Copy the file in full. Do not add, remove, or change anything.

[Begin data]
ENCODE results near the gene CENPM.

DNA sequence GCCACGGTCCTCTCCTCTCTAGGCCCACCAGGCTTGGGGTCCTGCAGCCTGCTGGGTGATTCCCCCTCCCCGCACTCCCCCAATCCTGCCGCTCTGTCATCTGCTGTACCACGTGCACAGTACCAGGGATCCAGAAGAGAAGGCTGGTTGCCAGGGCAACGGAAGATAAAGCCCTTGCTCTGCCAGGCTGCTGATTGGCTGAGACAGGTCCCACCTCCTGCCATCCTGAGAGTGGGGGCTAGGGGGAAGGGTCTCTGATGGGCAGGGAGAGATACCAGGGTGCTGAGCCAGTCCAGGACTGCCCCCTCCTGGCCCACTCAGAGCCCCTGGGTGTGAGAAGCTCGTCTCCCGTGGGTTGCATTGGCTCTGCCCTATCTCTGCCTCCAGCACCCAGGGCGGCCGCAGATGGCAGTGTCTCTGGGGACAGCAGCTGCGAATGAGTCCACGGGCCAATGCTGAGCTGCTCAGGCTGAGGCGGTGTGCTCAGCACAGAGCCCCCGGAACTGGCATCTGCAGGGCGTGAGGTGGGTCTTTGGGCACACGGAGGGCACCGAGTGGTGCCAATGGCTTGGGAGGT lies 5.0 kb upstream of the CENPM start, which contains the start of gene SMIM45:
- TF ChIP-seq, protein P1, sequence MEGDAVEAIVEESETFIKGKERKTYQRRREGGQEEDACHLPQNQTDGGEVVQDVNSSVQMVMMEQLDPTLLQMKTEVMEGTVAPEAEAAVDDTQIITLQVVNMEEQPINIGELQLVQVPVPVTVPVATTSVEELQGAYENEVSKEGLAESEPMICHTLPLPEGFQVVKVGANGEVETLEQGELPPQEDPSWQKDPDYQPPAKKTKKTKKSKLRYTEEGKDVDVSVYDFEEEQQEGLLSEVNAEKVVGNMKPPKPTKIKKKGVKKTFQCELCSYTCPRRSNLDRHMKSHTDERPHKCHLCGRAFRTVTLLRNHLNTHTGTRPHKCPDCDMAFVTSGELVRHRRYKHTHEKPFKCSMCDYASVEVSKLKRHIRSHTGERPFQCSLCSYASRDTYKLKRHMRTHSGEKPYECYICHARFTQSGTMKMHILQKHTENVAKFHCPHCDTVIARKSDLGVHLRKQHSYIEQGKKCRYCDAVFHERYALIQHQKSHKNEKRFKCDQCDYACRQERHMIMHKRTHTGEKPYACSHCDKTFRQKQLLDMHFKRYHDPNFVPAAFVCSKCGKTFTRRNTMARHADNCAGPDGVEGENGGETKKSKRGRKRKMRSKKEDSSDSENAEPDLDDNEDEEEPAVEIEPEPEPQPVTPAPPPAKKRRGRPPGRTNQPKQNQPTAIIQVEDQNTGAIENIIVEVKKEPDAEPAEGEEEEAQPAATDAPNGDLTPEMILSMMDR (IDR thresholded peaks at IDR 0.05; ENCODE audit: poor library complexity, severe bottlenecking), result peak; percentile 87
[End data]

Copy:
ENCODE results near the gene CENPM.

DNA sequence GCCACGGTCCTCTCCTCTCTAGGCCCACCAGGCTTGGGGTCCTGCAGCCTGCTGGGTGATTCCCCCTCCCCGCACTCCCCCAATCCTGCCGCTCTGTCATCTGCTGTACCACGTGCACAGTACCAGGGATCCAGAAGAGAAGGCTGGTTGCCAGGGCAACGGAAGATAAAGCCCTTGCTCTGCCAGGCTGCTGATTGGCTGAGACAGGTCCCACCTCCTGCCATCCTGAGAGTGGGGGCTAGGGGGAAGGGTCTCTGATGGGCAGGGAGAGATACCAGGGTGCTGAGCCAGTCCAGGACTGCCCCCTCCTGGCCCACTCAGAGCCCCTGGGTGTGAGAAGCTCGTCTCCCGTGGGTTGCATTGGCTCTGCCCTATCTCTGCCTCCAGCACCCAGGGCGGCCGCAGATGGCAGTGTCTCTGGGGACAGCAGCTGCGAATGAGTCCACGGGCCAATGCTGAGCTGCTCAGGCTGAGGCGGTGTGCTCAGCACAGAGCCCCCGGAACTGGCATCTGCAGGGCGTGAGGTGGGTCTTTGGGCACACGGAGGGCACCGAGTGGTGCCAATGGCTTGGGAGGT lies 5.0 kb upstream of the CENPM start, which contains the start of gene SMIM45:
- TF ChIP-seq, protein P1, sequence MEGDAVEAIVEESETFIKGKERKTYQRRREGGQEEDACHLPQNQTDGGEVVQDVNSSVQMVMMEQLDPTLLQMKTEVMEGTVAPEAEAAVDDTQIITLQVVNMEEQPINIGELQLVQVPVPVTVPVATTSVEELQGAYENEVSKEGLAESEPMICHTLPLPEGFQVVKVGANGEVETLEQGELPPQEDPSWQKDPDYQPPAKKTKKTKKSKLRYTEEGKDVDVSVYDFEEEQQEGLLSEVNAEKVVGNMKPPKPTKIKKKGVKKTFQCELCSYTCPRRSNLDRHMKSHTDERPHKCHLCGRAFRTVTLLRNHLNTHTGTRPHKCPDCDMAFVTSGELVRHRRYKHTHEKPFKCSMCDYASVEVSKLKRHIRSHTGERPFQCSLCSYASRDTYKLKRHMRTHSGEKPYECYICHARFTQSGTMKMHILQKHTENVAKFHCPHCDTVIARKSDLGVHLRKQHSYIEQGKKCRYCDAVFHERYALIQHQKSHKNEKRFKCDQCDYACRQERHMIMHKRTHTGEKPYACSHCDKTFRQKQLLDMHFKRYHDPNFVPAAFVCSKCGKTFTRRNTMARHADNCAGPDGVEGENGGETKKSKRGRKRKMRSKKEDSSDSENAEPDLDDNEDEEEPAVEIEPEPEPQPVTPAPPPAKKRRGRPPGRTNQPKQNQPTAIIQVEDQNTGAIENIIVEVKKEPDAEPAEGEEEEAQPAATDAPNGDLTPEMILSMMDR (IDR thresholded peaks at IDR 0.05; ENCODE audit: poor library complexity, severe bottlenecking), result peak; percentile 87